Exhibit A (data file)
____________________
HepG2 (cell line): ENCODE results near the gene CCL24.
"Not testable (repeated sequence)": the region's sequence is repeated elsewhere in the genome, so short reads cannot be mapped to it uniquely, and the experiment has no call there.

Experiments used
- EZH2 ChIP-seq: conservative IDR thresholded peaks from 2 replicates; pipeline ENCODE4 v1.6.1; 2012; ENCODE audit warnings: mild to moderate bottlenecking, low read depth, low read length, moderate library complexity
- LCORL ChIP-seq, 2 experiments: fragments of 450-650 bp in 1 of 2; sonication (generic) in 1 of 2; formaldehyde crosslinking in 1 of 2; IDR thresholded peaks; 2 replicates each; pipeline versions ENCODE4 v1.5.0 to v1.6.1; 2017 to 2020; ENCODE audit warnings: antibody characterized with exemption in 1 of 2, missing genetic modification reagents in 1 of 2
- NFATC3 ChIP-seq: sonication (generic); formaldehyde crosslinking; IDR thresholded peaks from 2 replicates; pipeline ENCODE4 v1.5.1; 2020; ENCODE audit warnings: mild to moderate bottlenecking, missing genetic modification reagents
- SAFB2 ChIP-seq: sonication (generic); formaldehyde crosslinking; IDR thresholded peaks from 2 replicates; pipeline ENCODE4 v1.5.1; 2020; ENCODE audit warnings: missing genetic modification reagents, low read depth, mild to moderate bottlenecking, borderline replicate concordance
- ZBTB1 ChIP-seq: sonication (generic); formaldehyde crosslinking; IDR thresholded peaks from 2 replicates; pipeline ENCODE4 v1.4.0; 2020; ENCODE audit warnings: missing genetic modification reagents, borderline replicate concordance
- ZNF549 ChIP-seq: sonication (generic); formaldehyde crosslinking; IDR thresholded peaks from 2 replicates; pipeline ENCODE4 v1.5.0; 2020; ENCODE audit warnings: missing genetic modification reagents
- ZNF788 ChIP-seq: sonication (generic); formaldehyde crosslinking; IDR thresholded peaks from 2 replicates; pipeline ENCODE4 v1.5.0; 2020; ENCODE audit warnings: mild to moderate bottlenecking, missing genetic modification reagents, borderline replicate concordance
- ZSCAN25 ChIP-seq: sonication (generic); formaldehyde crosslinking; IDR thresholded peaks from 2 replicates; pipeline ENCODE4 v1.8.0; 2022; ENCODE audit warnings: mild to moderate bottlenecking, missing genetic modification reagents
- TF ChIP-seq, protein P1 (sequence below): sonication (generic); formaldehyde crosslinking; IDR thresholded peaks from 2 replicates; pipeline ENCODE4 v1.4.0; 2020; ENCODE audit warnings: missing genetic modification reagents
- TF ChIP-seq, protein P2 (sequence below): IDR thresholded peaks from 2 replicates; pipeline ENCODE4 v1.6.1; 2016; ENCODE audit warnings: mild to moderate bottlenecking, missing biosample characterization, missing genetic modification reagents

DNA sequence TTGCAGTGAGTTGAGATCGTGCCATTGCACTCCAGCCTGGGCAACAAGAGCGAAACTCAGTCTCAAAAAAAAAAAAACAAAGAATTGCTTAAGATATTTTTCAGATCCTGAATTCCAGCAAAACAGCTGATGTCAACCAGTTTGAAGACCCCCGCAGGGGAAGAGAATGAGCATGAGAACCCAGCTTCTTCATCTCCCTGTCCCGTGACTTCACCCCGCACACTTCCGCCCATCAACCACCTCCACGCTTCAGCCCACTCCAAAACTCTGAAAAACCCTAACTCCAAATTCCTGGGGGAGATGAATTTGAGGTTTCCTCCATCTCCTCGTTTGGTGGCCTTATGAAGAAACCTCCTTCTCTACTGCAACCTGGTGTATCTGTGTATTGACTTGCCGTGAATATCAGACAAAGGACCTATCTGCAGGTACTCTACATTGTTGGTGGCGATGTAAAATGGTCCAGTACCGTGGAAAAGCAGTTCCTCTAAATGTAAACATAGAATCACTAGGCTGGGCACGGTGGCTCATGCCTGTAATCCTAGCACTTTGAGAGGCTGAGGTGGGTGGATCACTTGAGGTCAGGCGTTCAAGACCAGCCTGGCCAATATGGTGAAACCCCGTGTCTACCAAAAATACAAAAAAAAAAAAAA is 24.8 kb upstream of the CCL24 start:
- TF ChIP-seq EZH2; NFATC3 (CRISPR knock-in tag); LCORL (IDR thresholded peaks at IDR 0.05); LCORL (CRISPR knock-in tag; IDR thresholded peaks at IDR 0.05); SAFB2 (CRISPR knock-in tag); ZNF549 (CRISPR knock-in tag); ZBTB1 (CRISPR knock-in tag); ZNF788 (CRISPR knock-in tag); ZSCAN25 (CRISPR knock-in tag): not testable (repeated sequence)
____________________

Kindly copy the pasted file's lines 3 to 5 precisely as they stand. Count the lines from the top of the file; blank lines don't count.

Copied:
Experiments used
- EZH2 ChIP-seq: conservative IDR thresholded peaks from 2 replicates; pipeline ENCODE4 v1.6.1; 2012; ENCODE audit warnings: mild to moderate bottlenecking, low read depth, low read length, moderate library complexity
- LCORL ChIP-seq, 2 experiments: fragments of 450-650 bp in 1 of 2; sonication (generic) in 1 of 2; formaldehyde crosslinking in 1 of 2; IDR thresholded peaks; 2 replicates each; pipeline versions ENCODE4 v1.5.0 to v1.6.1; 2017 to 2020; ENCODE audit warnings: antibody characterized with exemption in 1 of 2, missing genetic modification reagents in 1 of 2